"Doing Business Below the Line: Screening, Mafias and Public Funds"
(co-authored with Gianmarco Daniele, Bocconi University)
Gemma Dipoppa, PhD Candidate, Political Science Department, University of Pennsylvania.
Joshua Kertzer, Faculty Associate; Chair, Weatherhead Research Cluster on International Security. Paul Sack Associate Professor of Political Economy, Department of Government, Harvard University.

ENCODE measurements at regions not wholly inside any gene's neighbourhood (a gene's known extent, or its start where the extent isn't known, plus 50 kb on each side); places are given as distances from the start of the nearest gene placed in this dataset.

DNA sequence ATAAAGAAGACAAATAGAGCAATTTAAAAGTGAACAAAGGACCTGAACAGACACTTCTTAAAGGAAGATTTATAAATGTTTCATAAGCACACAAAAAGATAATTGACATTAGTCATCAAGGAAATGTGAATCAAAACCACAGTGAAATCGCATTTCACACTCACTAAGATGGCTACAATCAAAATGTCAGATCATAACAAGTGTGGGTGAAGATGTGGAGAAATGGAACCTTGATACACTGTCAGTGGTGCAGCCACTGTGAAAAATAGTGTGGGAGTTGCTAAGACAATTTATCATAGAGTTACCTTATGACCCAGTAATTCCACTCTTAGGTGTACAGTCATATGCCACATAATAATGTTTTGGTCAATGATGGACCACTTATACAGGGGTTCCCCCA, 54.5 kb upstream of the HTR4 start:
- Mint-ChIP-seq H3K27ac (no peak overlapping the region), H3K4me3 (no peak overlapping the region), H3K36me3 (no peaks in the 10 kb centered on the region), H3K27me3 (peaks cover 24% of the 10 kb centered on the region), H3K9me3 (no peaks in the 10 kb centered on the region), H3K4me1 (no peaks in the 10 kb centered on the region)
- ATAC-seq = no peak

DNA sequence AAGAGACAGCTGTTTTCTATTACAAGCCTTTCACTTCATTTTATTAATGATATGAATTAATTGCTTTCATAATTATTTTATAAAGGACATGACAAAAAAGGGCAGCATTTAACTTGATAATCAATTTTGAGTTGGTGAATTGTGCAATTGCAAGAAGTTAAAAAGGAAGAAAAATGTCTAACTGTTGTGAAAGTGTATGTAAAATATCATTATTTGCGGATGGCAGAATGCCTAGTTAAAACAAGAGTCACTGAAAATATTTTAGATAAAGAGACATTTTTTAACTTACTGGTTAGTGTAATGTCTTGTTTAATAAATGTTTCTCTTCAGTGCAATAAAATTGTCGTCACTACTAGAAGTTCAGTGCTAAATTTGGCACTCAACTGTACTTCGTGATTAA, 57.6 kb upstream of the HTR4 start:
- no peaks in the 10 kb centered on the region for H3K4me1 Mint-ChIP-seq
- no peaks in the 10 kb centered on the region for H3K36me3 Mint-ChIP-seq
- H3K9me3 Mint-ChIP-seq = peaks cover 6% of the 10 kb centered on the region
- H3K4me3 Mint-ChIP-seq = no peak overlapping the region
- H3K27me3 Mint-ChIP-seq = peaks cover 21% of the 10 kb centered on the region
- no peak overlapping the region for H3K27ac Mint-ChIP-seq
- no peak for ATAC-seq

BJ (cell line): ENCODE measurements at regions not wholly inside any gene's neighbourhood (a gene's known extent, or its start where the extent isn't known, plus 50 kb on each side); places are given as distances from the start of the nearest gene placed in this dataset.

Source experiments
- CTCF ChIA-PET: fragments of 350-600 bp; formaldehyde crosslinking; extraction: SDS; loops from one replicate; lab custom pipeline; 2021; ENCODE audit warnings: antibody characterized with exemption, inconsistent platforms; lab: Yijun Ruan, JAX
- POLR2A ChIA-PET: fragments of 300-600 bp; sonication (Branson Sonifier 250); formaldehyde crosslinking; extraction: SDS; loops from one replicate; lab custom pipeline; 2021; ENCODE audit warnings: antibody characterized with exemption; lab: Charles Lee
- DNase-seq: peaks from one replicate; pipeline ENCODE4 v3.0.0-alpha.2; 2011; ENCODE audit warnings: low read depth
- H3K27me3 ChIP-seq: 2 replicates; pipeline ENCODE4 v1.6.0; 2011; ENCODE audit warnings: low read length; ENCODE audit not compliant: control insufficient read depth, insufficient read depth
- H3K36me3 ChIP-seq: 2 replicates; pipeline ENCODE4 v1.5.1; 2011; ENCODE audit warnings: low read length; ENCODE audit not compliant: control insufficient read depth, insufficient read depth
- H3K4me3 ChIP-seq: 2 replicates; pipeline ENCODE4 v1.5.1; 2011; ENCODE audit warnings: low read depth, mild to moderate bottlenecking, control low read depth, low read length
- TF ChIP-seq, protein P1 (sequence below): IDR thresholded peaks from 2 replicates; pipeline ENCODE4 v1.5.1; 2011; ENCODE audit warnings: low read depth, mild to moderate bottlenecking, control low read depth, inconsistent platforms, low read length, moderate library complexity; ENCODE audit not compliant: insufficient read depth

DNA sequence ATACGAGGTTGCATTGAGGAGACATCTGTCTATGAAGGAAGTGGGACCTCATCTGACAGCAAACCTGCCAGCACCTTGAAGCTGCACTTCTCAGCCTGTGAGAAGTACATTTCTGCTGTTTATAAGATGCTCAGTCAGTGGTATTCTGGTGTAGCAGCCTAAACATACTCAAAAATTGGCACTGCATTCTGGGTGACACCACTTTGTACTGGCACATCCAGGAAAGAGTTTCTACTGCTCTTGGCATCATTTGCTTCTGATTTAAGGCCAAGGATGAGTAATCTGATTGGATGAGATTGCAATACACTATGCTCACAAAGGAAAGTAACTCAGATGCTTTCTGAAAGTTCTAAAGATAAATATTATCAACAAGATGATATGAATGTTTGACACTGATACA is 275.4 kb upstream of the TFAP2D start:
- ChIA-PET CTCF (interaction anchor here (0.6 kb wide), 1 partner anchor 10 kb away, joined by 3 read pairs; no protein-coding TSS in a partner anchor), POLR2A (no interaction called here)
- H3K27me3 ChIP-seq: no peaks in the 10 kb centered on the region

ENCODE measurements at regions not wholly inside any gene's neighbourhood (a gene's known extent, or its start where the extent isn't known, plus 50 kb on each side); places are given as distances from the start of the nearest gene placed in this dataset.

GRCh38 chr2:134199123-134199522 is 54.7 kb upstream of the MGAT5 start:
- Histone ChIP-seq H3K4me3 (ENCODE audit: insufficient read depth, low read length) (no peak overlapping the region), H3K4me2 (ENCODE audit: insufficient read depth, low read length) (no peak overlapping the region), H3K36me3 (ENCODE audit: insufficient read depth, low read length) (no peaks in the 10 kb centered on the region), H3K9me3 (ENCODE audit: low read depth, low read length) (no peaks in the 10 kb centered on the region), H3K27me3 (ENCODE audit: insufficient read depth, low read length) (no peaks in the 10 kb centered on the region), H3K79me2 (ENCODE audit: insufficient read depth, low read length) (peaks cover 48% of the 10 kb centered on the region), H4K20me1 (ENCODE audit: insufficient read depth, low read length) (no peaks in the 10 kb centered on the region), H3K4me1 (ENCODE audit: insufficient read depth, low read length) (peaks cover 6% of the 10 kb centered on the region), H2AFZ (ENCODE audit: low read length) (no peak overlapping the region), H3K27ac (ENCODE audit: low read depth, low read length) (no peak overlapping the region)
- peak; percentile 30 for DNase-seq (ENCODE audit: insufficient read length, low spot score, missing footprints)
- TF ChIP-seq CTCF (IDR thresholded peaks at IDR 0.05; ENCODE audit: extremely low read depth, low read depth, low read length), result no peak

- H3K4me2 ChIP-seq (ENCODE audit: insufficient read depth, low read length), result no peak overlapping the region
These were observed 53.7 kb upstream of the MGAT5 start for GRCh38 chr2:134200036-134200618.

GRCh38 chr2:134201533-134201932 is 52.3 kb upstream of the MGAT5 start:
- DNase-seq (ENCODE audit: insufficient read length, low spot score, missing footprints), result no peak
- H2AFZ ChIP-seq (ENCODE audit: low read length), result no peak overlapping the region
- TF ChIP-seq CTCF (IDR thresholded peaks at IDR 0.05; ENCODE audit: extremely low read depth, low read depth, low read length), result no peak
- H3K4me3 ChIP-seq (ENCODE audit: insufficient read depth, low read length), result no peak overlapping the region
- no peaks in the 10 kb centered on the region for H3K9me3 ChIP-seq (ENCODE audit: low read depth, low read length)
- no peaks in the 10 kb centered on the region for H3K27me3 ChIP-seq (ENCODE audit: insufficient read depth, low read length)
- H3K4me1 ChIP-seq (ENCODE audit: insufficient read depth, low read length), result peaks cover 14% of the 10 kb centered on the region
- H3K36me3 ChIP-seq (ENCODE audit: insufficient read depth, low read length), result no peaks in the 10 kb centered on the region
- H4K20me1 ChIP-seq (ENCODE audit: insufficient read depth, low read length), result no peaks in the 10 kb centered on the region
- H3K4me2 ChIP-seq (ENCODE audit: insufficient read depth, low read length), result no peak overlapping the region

Criminal organizations make large profits misappropriating public funds, causing an economic loss for the state and the strengthening of criminal groups. This paper evaluates a policy aimed at fighting this phenomenon and the displacement effects the policy caused. In 2013, the Italian government enforced a law screening mafia-related firms out of the application for European subsidies when applying for more than 150,000 Euros. We exploit this time-varying discontinuity to identify firms self-selecting below the threshold after the law was approved. We observe a large jump in firms applying for just below 150,000 Euros after 2013. Firms sorting are more likely to come from mafia-affected cities, display worse performances, operate in typical mafia-affected sectors and have balance sheet indicators suggesting potential for money laundering. The jump we identify corresponds to 3.8\% of all subsidies assigned in our sample. Our findings shed light on the extent to which mafia-connected firms misappropriate public funds and on the effectiveness of screening policies applied discontinuously when mafias behave strategically.